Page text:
Being alive means dealing with stress. Knowing when and how to get help with stress is a practiced and learned skill. Most of us have been in a situation where someone we know or care about is feeling distressed and we were not sure how exactly to react or respond. Sometimes, we may think we are being helpful, such as providing possible solutions, but in actuality, we could be making the person more anxious. Developed by the Counseling And Psychological Services (CAPS) center here at UPenn, here are some core strategies to use when someone you know may be in a moment of extreme distress:
ICARE Core Skills
Inquirer: “Tell me more. Are you okay?” This opens up the conversation with a caring stance and helps you to realize that you shouldn’t assume to know the person and how they are truly feeling.
Connect: Remove distractions, look for non-verbal cues. By making eye contact, you send the message that the person has your full attention and they are worthy of your time and support.
Acknowledge: “What I hear you saying is…” repeat back what the person is communicating to you so that you can explicitly state what they are saying and what they are wanting. This helps validate their feelings and position. Sometimes, people don’t want advice but we are so eager to give it unsolicited. Sometimes, people just need and want to be heard.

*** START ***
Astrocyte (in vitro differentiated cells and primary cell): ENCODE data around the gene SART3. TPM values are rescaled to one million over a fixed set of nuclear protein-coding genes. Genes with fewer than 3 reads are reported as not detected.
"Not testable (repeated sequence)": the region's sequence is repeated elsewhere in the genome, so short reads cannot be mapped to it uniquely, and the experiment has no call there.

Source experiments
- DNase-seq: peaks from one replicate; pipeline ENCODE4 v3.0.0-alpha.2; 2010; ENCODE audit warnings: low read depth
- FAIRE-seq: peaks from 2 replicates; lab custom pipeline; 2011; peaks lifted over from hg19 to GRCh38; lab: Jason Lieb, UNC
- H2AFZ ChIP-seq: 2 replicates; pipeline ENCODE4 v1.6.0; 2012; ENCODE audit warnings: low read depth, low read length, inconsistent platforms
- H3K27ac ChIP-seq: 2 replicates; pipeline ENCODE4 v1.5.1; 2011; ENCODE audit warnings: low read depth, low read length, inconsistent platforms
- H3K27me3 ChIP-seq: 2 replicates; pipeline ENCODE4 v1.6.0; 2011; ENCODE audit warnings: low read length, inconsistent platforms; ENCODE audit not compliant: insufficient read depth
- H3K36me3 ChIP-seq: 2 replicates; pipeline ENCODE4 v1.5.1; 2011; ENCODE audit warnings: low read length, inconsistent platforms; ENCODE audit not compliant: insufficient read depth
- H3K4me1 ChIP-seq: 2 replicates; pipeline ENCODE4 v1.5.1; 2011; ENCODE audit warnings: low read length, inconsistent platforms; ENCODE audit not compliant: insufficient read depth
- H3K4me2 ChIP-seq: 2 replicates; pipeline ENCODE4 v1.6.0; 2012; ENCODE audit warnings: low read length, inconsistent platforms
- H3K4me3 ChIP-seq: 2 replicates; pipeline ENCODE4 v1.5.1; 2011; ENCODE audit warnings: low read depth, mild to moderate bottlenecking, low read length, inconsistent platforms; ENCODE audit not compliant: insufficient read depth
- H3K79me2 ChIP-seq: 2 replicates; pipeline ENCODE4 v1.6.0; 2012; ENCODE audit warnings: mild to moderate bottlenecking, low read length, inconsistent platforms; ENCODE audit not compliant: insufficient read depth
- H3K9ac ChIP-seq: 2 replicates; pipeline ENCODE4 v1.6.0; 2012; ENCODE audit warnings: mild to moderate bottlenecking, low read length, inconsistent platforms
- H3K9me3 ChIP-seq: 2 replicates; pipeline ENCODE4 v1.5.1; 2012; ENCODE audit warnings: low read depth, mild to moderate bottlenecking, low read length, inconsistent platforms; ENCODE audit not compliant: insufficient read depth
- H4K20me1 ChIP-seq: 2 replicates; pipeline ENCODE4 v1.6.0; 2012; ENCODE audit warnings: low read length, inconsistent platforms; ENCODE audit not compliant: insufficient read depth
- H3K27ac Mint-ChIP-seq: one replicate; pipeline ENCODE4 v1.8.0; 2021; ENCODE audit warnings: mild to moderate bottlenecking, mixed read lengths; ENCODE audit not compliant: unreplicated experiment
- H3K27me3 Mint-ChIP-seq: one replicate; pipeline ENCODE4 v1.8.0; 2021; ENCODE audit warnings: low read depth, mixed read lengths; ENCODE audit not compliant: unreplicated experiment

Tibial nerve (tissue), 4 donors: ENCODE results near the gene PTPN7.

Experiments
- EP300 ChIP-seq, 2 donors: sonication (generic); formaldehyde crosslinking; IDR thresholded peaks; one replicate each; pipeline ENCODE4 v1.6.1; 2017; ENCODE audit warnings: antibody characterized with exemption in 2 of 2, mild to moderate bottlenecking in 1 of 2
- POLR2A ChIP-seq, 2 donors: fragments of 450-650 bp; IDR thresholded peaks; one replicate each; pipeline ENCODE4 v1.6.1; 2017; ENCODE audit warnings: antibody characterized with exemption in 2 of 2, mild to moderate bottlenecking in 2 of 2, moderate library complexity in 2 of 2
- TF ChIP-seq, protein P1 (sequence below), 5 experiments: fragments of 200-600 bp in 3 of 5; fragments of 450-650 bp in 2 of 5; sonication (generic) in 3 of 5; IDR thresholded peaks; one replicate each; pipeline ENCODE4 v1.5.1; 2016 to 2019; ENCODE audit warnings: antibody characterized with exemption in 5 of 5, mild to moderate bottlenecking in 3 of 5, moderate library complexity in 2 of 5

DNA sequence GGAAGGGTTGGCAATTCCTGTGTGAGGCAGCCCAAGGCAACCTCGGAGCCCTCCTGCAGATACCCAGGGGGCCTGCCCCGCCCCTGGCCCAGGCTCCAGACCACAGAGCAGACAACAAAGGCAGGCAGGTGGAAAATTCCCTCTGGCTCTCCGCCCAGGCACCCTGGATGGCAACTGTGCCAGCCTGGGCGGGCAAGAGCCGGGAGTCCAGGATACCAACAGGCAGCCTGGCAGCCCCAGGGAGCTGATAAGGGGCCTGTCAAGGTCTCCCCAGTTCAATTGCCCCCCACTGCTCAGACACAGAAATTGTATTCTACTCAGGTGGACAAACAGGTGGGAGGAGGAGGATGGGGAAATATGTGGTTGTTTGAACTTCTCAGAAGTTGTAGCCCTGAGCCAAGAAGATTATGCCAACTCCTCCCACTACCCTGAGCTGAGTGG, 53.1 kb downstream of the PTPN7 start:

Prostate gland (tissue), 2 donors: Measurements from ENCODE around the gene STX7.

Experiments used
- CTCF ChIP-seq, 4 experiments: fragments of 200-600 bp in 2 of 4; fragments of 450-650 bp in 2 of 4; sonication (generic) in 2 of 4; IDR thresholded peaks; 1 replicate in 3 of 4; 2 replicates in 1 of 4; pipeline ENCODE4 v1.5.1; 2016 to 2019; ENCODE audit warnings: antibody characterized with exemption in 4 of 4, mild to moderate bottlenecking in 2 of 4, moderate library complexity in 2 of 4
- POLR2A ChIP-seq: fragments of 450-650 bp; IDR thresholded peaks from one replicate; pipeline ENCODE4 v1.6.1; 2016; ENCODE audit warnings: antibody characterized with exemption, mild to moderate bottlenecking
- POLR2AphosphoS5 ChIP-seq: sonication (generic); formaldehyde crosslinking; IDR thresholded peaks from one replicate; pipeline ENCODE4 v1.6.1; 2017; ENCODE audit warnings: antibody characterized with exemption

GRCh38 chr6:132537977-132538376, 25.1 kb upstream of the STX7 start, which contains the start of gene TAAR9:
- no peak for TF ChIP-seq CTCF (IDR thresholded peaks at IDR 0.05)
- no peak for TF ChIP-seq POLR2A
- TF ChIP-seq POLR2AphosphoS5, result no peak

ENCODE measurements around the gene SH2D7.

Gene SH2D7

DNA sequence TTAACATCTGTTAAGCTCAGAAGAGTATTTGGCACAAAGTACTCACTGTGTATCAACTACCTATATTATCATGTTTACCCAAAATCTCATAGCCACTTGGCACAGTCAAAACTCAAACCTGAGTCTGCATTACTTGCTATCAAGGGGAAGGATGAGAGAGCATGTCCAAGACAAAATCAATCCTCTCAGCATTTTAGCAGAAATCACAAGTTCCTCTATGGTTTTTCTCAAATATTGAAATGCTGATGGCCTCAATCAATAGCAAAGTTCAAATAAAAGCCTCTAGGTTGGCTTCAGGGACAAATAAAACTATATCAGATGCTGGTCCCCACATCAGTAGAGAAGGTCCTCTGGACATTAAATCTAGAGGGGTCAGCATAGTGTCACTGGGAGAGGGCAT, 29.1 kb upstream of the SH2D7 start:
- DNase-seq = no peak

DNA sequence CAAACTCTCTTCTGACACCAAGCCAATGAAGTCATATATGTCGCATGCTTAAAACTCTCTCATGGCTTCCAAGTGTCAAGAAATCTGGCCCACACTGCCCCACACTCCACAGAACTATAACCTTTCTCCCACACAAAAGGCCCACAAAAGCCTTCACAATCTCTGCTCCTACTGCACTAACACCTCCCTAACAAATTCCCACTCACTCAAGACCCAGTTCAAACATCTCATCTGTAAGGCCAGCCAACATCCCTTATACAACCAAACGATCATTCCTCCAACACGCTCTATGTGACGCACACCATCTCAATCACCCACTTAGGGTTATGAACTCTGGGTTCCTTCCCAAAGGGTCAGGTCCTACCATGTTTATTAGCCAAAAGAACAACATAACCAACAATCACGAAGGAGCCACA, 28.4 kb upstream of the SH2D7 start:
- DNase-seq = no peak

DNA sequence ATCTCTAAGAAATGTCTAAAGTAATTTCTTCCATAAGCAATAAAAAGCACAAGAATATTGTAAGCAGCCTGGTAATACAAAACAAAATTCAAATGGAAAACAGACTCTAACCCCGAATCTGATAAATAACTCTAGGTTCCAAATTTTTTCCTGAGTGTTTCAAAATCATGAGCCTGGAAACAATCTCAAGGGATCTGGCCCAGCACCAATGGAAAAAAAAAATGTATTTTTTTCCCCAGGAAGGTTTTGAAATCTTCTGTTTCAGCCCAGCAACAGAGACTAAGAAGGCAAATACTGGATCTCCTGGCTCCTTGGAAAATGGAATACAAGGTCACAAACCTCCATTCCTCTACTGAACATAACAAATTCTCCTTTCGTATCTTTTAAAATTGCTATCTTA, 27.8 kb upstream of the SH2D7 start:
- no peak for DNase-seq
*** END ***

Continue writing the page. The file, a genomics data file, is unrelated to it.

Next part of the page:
Respond: “I feel concerned about you. I would like to work with you to be okay.” This is the part where you can make aware that you care and would like to be part of supporting the person.
Explore: “Have you considered talking to someone like a therapist? How can I help you get the help you need?” In the end, unless we are trained and licensed psychologists and therapists, we cannot and should not diagnose anyone with anything, but rather, focus on how to reach out to other support systems, resources, and experts. The key is to remind your friend or person you care about that they are not alone and there are others who can and will help!
Staff Writer: Victoria Gill